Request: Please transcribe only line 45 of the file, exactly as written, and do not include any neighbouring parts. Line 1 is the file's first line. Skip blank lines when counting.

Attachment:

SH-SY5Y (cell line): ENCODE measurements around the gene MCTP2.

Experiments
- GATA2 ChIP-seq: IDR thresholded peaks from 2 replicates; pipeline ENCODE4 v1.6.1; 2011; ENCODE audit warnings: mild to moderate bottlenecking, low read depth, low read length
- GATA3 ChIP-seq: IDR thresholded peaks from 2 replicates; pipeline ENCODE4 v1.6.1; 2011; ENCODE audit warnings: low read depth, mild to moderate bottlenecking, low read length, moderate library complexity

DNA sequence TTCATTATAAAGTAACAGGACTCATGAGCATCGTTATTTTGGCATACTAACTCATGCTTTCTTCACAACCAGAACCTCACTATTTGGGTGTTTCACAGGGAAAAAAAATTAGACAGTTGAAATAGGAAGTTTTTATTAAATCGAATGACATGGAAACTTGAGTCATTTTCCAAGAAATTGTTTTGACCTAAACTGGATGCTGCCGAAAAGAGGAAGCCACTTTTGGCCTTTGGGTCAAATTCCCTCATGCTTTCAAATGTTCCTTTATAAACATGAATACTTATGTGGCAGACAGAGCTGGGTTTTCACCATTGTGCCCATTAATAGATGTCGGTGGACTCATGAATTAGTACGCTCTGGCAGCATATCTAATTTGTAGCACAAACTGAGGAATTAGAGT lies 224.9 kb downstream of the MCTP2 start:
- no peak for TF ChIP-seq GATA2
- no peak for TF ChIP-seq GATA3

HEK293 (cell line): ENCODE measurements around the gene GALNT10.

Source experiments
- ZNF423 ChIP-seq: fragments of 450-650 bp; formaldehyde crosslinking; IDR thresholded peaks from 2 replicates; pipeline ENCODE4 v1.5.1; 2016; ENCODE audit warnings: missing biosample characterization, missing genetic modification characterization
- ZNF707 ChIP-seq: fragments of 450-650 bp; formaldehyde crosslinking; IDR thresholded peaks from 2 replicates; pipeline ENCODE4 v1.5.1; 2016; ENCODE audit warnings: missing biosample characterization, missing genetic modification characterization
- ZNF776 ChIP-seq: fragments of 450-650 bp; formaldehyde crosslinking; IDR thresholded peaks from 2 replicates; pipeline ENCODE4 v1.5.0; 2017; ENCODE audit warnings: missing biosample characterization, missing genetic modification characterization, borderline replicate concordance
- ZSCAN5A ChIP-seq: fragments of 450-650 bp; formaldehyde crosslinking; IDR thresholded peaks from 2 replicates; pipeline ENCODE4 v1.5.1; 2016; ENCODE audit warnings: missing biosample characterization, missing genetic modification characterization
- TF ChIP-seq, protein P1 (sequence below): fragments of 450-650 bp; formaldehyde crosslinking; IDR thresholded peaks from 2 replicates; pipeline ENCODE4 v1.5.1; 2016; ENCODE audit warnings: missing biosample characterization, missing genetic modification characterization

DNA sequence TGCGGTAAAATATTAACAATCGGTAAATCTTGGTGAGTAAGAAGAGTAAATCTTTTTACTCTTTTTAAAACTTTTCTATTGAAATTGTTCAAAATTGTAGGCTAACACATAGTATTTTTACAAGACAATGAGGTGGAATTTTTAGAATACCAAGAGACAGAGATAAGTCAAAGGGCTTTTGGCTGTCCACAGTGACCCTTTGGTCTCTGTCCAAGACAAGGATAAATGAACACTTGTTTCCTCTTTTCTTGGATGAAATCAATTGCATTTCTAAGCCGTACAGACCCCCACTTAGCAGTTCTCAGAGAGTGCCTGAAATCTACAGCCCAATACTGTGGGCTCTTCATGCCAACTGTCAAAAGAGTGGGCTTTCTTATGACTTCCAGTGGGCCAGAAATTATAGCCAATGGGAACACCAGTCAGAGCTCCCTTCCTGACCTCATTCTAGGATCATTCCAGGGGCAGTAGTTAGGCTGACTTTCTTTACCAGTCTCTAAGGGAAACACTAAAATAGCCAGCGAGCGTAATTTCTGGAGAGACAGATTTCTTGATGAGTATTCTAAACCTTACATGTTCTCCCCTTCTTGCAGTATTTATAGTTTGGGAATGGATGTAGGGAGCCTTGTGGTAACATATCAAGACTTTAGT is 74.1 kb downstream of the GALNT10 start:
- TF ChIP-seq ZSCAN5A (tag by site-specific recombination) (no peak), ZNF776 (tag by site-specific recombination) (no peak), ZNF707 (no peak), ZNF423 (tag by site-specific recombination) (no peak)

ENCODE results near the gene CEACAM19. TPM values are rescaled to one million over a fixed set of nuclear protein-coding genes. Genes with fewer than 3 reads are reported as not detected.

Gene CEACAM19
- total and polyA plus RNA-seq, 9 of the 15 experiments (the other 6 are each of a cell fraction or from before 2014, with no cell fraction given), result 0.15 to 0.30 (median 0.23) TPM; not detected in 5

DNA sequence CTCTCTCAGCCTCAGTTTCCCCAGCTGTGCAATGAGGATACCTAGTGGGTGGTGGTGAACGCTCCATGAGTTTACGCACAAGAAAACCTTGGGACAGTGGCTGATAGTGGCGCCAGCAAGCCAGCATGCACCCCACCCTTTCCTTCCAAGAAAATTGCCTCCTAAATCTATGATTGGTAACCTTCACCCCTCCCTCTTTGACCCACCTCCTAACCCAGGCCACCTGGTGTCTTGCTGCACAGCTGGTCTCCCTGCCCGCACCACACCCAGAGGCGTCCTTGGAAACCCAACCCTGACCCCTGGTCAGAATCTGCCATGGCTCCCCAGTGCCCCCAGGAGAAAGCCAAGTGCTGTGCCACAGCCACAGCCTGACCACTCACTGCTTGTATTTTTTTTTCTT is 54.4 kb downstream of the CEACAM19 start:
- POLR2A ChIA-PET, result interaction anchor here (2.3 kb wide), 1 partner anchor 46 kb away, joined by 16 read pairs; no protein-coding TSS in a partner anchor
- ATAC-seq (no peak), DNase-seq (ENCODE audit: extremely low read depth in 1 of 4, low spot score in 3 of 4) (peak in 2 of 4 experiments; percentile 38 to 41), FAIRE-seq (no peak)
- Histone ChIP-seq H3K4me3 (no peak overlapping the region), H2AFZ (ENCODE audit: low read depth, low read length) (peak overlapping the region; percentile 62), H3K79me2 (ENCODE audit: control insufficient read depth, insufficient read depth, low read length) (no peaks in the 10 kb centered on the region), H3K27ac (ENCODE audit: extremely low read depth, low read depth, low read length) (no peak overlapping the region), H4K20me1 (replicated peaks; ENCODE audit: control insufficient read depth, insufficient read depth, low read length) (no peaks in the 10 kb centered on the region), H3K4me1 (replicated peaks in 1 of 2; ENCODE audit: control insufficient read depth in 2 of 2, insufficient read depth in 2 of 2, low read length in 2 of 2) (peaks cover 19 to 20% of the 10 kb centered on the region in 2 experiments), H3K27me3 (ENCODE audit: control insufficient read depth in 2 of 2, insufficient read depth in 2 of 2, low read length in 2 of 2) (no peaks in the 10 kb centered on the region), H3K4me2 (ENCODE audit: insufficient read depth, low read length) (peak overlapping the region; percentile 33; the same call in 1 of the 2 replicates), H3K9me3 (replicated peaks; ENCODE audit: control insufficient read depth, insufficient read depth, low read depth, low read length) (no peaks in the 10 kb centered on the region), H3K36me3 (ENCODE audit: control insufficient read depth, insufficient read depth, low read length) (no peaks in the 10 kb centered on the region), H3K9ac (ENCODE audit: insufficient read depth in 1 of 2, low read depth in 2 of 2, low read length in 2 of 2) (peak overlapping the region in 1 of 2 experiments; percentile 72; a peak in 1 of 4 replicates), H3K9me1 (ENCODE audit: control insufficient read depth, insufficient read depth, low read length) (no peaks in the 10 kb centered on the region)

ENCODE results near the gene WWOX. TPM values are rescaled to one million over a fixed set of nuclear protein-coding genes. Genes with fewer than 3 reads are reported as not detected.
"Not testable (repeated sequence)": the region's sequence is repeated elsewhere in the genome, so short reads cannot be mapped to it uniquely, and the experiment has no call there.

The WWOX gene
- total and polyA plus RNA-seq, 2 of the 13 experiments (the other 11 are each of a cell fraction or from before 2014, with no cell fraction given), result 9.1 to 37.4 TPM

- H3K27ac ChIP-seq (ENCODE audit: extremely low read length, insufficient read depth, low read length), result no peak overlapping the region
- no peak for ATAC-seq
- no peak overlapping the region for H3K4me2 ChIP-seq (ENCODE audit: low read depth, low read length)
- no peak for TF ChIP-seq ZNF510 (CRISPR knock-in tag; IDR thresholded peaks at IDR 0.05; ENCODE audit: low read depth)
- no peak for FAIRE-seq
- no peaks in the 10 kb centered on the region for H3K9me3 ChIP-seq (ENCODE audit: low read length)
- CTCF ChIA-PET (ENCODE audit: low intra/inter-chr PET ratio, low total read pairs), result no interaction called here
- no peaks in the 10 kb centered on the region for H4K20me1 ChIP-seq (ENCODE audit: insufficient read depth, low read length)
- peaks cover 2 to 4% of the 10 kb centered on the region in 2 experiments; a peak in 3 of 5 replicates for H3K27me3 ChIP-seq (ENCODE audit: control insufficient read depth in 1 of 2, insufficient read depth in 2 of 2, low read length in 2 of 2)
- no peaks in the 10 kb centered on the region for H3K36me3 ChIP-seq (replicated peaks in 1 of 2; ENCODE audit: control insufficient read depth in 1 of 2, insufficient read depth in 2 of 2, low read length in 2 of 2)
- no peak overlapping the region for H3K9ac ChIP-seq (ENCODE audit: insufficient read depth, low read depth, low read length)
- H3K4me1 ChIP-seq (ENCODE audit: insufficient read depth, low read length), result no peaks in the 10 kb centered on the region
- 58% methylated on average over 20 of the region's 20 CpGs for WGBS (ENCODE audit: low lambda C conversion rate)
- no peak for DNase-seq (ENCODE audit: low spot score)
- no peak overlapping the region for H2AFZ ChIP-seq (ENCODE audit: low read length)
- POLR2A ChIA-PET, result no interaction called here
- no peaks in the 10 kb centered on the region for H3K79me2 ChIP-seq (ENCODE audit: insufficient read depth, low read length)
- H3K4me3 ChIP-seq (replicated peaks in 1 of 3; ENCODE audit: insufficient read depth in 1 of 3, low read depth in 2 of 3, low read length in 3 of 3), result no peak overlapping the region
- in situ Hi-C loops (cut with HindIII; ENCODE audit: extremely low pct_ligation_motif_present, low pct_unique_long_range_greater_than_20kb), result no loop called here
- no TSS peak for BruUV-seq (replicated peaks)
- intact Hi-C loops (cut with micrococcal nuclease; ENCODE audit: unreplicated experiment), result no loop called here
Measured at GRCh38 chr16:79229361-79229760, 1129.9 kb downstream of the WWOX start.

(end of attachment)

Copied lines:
- H3K4me3 ChIP-seq (replicated peaks in 1 of 3; ENCODE audit: insufficient read depth in 1 of 3, low read depth in 2 of 3, low read length in 3 of 3), result no peak overlapping the region